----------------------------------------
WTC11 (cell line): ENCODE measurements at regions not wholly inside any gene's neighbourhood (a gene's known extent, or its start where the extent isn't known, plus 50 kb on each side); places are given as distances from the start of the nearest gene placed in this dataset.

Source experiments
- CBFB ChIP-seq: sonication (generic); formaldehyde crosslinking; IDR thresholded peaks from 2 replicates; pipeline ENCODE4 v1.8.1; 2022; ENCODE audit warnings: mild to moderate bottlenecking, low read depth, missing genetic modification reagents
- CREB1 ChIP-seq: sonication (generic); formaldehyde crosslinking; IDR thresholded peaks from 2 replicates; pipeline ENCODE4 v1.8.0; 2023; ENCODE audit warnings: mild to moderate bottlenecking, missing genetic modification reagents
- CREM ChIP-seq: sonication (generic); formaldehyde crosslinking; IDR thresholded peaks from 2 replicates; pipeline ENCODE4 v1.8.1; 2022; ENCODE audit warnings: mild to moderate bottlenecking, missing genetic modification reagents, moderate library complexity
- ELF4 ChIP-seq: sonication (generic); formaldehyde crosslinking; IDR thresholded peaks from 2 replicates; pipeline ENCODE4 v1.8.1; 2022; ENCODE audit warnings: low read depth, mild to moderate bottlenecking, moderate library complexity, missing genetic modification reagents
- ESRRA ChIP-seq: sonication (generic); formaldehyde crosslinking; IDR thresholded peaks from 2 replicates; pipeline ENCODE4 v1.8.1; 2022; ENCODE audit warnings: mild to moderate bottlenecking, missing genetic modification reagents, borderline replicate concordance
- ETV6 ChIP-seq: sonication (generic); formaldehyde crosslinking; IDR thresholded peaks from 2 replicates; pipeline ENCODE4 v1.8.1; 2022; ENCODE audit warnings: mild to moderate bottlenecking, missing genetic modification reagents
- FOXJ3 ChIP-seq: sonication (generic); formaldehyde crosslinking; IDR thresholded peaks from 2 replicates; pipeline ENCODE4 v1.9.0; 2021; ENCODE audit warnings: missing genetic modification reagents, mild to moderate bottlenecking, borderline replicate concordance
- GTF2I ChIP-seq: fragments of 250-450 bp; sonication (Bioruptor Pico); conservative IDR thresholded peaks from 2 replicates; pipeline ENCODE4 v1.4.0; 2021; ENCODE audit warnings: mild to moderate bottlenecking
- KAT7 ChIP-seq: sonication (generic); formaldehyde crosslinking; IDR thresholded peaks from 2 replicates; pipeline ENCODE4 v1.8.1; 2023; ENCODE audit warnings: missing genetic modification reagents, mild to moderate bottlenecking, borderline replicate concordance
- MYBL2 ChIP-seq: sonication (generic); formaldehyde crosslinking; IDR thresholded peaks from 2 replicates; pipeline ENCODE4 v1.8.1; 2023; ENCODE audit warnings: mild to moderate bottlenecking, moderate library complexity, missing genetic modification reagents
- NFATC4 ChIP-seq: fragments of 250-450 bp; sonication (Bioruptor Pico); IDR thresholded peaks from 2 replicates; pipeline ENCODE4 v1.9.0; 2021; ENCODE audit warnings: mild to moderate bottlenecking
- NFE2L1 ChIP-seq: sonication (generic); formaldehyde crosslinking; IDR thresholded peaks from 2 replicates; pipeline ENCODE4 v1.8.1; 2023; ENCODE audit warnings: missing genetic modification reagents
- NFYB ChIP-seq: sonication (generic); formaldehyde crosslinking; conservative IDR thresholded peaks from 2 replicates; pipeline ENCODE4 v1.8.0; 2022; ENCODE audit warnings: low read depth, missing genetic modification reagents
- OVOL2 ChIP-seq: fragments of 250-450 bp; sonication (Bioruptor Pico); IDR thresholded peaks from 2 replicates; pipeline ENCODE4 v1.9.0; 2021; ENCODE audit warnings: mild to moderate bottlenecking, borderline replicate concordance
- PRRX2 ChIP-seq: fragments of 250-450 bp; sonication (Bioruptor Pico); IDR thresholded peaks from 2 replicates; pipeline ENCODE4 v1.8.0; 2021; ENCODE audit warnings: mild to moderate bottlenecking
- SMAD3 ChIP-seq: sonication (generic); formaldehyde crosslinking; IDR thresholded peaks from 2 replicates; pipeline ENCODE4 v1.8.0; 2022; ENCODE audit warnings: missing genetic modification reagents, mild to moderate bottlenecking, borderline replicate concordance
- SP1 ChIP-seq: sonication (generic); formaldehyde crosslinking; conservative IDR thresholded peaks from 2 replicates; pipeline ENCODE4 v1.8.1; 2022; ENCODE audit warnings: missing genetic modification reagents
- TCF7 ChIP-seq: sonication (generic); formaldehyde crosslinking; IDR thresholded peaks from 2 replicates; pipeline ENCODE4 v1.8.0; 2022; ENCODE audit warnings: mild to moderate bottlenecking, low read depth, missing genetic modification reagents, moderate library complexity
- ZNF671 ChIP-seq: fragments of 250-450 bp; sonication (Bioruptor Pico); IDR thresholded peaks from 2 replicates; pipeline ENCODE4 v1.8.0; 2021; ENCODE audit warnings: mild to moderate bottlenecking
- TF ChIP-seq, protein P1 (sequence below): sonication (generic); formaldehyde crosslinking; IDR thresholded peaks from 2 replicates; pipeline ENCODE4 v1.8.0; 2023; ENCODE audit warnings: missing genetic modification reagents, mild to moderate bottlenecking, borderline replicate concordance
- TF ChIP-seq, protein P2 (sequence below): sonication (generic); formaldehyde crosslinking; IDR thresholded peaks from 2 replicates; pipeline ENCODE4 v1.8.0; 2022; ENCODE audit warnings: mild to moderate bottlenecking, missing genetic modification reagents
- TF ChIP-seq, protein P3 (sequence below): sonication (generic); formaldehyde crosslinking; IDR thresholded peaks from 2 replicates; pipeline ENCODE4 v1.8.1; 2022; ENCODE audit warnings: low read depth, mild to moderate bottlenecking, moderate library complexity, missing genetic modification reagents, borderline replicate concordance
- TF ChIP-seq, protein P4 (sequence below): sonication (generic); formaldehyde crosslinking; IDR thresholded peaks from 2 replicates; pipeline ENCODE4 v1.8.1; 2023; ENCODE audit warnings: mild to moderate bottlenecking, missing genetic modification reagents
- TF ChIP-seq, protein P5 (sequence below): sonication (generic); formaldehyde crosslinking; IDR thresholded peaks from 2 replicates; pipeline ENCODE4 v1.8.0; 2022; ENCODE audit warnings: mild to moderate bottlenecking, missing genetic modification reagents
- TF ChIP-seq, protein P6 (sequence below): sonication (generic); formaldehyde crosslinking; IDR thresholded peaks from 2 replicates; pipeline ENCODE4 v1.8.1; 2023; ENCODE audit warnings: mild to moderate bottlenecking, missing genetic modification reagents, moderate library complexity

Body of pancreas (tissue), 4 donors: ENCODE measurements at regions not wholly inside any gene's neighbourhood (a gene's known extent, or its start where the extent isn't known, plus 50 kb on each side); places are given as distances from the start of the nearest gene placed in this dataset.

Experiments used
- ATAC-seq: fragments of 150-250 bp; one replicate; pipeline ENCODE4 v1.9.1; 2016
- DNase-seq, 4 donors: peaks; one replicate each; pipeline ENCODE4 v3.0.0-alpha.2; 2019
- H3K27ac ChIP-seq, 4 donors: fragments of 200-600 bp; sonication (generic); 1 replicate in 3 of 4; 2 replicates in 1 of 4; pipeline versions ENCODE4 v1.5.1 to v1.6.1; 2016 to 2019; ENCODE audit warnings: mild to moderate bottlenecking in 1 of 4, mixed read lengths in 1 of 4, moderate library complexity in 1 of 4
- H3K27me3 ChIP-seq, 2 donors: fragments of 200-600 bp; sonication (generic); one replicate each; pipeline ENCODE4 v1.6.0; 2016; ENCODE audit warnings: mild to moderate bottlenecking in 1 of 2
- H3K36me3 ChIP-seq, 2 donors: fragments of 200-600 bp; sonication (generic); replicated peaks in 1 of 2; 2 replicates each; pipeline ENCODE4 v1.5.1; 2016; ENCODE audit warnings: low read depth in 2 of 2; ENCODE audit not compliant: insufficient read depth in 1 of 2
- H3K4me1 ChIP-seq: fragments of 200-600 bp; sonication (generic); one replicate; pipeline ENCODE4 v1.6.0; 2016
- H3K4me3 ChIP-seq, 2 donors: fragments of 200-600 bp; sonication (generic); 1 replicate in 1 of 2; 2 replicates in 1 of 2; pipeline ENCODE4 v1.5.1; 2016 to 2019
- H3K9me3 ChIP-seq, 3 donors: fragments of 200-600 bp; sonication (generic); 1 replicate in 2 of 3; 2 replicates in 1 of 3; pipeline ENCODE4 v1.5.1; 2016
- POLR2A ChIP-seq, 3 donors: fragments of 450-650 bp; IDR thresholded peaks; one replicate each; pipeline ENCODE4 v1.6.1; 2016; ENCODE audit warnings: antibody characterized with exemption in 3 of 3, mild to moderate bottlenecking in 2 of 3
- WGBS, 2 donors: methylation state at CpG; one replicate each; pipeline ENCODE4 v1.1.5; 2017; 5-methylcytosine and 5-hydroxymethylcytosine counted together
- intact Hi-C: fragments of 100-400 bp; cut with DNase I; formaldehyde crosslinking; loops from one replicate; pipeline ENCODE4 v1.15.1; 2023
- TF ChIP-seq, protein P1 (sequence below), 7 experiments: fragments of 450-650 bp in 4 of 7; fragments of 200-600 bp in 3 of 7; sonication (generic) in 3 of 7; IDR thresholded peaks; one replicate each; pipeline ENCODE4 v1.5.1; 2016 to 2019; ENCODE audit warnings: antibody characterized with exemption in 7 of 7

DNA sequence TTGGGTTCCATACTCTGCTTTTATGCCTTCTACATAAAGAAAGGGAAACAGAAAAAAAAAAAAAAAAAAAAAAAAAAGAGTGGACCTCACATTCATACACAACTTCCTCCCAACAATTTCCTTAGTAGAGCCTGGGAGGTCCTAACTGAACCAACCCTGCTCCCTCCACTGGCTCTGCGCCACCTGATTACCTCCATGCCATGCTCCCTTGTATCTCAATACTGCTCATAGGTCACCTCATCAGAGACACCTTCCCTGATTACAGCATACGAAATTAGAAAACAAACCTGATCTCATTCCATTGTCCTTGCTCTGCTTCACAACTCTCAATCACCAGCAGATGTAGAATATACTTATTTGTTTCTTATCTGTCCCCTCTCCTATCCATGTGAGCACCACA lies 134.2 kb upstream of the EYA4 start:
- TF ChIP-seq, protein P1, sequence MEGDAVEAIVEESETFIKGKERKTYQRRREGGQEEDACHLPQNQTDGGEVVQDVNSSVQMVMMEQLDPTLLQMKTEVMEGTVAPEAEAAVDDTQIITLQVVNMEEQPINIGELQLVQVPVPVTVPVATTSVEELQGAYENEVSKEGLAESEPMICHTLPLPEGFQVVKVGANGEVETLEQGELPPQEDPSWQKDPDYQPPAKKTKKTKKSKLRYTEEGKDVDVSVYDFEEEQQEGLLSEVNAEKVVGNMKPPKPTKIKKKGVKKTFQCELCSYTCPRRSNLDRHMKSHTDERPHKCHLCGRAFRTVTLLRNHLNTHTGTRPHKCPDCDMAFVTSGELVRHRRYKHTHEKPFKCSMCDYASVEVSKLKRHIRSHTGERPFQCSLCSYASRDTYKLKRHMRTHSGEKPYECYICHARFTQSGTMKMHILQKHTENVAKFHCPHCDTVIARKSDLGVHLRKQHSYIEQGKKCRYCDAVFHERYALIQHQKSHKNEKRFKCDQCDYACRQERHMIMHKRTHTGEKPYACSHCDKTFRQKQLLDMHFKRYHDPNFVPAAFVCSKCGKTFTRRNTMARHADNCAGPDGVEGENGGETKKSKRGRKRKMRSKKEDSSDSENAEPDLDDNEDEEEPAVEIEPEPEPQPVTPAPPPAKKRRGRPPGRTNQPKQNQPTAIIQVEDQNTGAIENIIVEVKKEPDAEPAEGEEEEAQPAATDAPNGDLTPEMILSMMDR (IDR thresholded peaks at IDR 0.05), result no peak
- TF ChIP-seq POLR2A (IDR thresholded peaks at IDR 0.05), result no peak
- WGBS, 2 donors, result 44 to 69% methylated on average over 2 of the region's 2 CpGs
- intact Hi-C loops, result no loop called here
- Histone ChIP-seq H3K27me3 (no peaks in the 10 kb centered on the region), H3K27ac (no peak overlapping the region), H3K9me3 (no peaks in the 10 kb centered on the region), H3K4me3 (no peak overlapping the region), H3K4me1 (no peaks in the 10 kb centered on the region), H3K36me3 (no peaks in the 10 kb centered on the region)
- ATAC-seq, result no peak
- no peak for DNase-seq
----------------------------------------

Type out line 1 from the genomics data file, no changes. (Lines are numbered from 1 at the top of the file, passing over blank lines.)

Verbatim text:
WTC11 (cell line): ENCODE measurements at regions not wholly inside any gene's neighbourhood (a gene's known extent, or its start where the extent isn't known, plus 50 kb on each side); places are given as distances from the start of the nearest gene placed in this dataset.